How Much Does a Money Order Cost?

Fees, Availability, and Additional Services

Illustration of money order purchasing options, including logos of 7-11 and Western Union, along with dollar sign and sales tags icons, representing the headline "What to Know About Buying a Money Order"

The Balance/Maritsa Patrino

Money orders are an inexpensive option for bills and purchases. They cost about a dollar at most retail locations, and you’ll pay $5 or so at your bank or credit union. Scroll down to see a price list from popular issuers.

Retail locations: The least expensive way to get a money order is usually at a Western Union or MoneyGram desk (try the Customer Service desk). You can often find these at the following locations:

  • Grocery stores
  • Convenience stores
  • Pharmacies
  • Check-cashing stores

USPS: U.S. post offices are another good option. These money orders are considered especially safe, they can be used overseas, and they’re relatively inexpensive. USPS Money Order pricing works as follows:

  • $1.45 for $0.01 to $500
  • $1.95 for $500.01 to $1,000
  • $0.50 for Postal Military Money Orders
  • International money orders charge an issuing fee of $10.50 and a processing fee based on the destination country.

Banks and credit unions: At financial institutions, money orders generally cost more (don’t be surprised if it’s $5 to $10) but may be free if you have a checking account.

Money Order Maximums

Keep in mind that the cost refers to a single money order, and money orders typically have a maximum limit. For example, a money order issuer may only offer money orders up to $1,000. If you need to pay $2,000, you’d have to buy two money orders and pay two fees.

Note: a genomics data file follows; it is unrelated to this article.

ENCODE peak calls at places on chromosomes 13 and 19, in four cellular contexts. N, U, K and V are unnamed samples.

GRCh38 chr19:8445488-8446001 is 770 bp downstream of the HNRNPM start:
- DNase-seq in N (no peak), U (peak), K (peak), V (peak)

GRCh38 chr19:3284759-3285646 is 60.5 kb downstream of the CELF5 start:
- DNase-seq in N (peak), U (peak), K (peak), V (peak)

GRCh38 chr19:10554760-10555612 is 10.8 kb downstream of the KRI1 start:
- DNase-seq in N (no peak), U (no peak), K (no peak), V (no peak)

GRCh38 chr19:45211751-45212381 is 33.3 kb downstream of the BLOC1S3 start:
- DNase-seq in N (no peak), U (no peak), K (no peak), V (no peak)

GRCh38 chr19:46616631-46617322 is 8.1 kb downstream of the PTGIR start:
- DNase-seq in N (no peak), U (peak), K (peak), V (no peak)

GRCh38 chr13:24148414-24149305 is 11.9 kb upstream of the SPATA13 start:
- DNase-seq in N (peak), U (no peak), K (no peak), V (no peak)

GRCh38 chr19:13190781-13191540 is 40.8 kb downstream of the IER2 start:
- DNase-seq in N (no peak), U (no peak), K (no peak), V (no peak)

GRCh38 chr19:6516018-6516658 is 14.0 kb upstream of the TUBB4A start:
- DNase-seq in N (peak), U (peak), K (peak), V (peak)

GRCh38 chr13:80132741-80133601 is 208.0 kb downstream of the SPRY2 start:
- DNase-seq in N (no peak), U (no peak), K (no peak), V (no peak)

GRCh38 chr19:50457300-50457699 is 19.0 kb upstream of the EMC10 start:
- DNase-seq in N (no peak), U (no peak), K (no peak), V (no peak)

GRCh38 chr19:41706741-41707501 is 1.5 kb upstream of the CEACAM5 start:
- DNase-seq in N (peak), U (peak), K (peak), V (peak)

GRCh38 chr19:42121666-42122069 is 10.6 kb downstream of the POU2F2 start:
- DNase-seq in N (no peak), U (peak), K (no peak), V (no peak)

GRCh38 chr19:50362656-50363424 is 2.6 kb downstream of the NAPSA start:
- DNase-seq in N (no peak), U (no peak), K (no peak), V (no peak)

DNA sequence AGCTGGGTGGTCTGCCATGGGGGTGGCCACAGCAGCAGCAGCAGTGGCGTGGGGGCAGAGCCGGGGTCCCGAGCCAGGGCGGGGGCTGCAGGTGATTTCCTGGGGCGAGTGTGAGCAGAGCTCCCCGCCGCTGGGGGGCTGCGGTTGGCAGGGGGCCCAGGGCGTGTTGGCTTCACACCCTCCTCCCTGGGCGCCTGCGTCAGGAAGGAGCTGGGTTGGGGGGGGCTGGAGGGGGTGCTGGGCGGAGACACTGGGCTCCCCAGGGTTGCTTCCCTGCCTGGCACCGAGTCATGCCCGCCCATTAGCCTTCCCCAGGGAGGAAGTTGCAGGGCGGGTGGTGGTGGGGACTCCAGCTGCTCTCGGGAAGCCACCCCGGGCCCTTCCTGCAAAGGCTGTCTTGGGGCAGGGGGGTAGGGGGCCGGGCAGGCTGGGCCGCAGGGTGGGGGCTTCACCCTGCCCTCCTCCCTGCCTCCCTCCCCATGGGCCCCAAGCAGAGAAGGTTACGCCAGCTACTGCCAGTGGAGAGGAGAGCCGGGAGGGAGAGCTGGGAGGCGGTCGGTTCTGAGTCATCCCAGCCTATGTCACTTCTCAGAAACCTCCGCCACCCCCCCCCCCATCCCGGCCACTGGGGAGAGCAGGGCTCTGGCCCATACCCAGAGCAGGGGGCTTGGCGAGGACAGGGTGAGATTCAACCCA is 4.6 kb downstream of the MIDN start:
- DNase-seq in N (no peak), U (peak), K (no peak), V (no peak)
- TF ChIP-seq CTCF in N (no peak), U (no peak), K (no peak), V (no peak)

For large purchases, consider a cashier’s check. Banks and credit unions issue cashier’s checks (which are similar to money orders in terms of safety) for larger amounts. They typically cost between $1 and $10 but may also come free of charge depending on your financial institution and level of service. A cashier's check might cost you more than a single money order but less than multiple money orders.

Availability and Pricing

Prices for money orders vary from store to store and town to town. You might find that some stores in your area don’t even sell money orders at all, while they sell inexpensive money orders in other regions.

Verify availability and cost before you need your money order.

Call ahead and ask if money orders are available 24/7, or if you need to visit a service desk with limited operating hours. You’ll also need to ask the maximum issue amount.

It might pay to shop around, but if you can find money orders for less than $1, you’re doing well. Note that many convenience stores, grocery stores, and check cashing stores outsource their money orders—thus you’re getting the same money order (at the same price) from numerous locations. MoneyGram and Western Union are commonly used at those stores.

Also, check with your bank or credit union. In some cases, those money orders are more expensive, but you never know until you ask.

Money Order Locations